Mention the name of George Romero and “zombies” is the next word to pop into nearly anyone’s head. It’s ironic then that the filmmaker frequently lamented that he was “stuck in this niche with horror” and that his two favorite films were Martin (a vampire story) and his pseudo-Arthurian drama Knightriders. Released in 1981, Knightriders is the major outlier of Romero’s career. It’s his longest film, it includes no horror elements, and it was one of his least successful efforts at the box-office. At the same time, however, it features some of the most skillfully calibrated performances in any Romero film, is perhaps his most thematically and dramatically nuanced work, and manages to intelligently capture the spirit of Arthurian legend in a thoroughly modern context. Rather than a neglected backwater of the director’s resume it should, in other words, be primary evidence in any discussion of his place in the pantheon of filmmakers.
The plot of Knightriders follows a traveling utopian community patterned after medieval legends of King Arthur. In his first starring role, Ed Harris plays the benevolent “king” of the troupe (Billy), struggling to maintain the purity of the group’s ideals in the face of a variety of threats. Those challenges are both external (the encroachments of celebrity and commercialism) and internal (regular confrontations with his rival Morgan, played by Tom Savini). The community earns its living by travelling from town to town and holding jousting contests for local audiences, but those contests, and the chivalric code they embody, are also an important part of the social structure. The victor wins not only bragging rights, but the authority to rule over the “kingdom.” Originally Romero intended that the jousts be on horseback, but low budget producer Sam Arkoff convinced him that the horses should be replaced by motorcycles.
The performances of Harris and Savini are key to the success of the film. Savini, a long-time friend of Romero’s and a CMU alumnus, is primarily known for his special effects work, but in Knightriders he has the tricky task of playing the main antagonist without being overly antagonistic. The audience is meant to be sympathetic to his arguments that the standards set by Billy should be more malleable, but without entirely taking his side. Savini threads the needle perfectly, maintaining an ingratiating undertone while progressing from menacing to crass to chastened. His performance is the perfect counterweight to the studied gravity of Harris, who must embody a set of high ideals, without being priggish. Harris, at the beginning of a respected career, conveys a suitably tortured seriousness as he struggles with the pressures bearing down on his personal Camelot.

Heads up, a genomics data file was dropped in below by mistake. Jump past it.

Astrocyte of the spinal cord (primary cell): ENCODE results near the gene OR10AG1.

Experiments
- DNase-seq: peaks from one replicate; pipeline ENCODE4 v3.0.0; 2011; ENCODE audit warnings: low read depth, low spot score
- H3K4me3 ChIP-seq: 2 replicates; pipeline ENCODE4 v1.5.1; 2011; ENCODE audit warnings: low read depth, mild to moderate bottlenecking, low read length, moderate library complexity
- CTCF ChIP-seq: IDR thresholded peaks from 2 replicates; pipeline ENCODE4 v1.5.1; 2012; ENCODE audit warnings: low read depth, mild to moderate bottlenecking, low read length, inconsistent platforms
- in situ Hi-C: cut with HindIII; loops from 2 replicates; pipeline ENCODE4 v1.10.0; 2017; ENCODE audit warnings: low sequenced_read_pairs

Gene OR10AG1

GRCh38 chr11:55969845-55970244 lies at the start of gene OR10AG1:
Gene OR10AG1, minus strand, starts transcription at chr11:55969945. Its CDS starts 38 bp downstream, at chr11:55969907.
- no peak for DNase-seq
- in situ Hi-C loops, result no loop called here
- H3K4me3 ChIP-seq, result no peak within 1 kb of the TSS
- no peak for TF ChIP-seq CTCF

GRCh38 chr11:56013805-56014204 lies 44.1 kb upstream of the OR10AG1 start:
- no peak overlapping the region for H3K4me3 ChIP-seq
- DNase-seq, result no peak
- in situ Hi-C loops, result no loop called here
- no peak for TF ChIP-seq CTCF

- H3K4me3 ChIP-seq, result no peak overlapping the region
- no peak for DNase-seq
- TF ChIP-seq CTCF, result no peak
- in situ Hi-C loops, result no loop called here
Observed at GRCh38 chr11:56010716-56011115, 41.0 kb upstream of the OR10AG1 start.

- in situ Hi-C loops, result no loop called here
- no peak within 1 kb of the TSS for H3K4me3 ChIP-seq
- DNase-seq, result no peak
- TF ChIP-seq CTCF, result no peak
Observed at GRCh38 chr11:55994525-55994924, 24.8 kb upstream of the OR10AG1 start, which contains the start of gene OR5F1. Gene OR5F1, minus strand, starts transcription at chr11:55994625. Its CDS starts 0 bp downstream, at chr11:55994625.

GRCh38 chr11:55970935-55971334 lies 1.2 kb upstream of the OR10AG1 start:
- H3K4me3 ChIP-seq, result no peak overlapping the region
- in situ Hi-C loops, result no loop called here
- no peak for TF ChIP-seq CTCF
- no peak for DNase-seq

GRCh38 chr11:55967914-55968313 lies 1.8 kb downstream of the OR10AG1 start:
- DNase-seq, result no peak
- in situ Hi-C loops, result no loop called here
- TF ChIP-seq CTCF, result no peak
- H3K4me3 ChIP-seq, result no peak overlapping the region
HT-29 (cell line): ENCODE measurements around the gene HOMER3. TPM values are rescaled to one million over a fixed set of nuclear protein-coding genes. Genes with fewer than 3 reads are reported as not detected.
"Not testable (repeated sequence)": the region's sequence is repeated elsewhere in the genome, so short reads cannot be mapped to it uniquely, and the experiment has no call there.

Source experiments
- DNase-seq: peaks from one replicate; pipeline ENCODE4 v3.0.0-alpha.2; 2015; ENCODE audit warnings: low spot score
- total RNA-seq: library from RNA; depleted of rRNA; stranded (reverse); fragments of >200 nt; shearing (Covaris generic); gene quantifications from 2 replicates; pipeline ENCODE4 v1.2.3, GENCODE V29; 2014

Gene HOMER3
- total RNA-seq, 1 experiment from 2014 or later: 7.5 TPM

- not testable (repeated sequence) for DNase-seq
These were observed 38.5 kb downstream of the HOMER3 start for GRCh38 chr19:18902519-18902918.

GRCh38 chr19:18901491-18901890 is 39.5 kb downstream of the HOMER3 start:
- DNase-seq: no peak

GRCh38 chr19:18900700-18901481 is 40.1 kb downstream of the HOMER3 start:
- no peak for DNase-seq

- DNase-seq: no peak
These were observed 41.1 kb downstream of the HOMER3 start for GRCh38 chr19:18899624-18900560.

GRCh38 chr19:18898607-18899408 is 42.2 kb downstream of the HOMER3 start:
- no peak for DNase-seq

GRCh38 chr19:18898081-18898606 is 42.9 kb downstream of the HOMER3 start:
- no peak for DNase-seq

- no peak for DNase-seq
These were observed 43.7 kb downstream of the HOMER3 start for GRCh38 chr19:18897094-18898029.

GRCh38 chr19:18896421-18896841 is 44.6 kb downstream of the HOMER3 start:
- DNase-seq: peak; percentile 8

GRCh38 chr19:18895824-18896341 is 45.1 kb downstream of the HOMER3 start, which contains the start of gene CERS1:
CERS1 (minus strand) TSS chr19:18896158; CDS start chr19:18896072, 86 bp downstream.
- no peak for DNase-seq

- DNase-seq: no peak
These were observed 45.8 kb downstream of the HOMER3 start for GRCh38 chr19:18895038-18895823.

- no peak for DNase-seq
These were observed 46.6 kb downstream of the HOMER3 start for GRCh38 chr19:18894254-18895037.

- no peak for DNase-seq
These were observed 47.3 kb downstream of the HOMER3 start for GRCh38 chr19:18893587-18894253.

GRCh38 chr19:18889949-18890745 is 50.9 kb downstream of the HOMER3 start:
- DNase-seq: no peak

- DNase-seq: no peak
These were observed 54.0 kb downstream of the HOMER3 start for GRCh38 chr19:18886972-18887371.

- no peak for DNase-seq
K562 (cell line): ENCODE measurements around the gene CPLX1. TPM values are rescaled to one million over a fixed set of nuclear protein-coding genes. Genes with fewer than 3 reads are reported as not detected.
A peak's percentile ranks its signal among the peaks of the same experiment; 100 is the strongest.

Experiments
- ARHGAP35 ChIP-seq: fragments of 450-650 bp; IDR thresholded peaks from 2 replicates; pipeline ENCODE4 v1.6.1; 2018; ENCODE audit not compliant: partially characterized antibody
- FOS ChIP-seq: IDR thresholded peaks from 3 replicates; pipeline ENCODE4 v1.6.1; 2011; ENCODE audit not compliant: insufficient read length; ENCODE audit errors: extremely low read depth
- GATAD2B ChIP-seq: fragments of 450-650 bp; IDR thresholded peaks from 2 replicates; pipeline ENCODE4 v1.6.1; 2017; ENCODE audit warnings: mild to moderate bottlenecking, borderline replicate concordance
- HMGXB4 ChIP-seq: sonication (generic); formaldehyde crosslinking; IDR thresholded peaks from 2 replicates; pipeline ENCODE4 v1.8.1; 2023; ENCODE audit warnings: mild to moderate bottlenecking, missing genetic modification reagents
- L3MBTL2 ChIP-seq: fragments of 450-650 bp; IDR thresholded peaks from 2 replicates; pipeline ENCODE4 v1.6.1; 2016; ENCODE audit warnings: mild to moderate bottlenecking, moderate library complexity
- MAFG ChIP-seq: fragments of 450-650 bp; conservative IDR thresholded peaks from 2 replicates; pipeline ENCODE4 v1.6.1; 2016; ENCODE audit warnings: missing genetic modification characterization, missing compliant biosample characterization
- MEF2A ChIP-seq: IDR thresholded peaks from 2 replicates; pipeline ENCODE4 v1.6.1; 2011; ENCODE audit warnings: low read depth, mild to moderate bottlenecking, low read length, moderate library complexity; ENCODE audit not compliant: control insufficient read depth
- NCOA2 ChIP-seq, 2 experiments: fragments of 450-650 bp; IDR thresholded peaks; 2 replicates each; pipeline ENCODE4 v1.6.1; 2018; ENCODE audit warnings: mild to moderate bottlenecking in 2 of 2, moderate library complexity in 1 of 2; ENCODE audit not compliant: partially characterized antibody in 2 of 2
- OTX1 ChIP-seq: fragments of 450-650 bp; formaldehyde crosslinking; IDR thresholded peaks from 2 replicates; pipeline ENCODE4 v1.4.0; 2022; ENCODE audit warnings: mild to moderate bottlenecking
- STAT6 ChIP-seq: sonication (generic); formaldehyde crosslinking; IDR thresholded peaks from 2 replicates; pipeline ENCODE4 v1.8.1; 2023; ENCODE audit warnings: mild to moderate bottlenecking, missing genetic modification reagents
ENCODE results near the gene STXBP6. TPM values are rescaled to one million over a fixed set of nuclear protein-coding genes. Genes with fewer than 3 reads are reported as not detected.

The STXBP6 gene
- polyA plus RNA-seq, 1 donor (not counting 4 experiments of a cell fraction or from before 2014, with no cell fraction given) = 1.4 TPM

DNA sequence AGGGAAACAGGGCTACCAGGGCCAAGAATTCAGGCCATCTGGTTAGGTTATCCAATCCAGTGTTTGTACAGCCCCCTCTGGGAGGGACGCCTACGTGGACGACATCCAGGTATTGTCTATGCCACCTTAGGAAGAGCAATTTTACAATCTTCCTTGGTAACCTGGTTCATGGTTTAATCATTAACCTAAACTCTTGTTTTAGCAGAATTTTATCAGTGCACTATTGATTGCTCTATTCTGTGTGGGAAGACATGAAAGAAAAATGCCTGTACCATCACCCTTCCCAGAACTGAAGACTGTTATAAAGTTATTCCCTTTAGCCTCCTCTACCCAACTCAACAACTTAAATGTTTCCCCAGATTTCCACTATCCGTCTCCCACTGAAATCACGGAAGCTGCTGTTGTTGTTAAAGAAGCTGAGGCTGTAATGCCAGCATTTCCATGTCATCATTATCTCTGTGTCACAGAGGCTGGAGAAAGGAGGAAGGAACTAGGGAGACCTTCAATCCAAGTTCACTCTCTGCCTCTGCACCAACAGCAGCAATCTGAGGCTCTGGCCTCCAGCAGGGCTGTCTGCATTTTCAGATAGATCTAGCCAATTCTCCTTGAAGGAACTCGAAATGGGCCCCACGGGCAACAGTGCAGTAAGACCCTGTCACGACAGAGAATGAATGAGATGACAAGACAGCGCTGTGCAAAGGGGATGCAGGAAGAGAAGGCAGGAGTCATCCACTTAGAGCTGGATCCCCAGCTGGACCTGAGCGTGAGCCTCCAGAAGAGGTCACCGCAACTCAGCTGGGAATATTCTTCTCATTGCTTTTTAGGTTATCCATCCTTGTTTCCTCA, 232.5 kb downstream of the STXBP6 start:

Romero considered the Billy character a stand in for himself, and the thematic concerns of the film reflect larger issues with which the filmmaker himself wrestled. How much should any of us be willing to compromise our core beliefs? How rigid is too rigid? These questions are explored against the backdrop of a community which embodies an egalitarian ideal, and which features a diverse cast. The variety of opinions regarding how these issues should be addressed form the core conflict of the story, but all aspects of the question are handled sensitively and sympathetically.
The fact that these concerns are set in a cross between a contemporary environment and Arthurian legend made the promotion of the film problematic. The image of a knight riding a motorcycle is easy to misunderstand (which Romero himself acknowledged), but perhaps the most interesting aspect of the film is the way in which it captures the larger appeal of the legend of Camelot without shading into any kind of parody or ridicule. There are reasons that the Arthurian tales continue to be culturally relevant and Knightriders makes those reasons clear to a modern viewer in a contemporary setting.
Audiences did not know what to make of Knightriders and stayed away in droves, an injustice which has continued to this day. That fact is especially ironic given that Romero later claimed that it was the key film for “people who want to know what makes me tick.” Given the popularity of his horror efforts the failure of this heartfelt and personal project must have stung, but the failure of audiences to appreciate this thoughtful rumination on larger themes is in some ways a justification of the impulses that drove Romero to make the film in the first place. We can only hope that the reassessments of his career now underway will encourage audiences to see this film as he did, as a major work of a serious filmmaker who also happened to make some movies about zombies.
Internet Movie Database (N.D.). “Knightriders Poster” (1981)
by Jeff Hinkelman, Video Collection ManagerTags: Legacy of the Dead, See all tags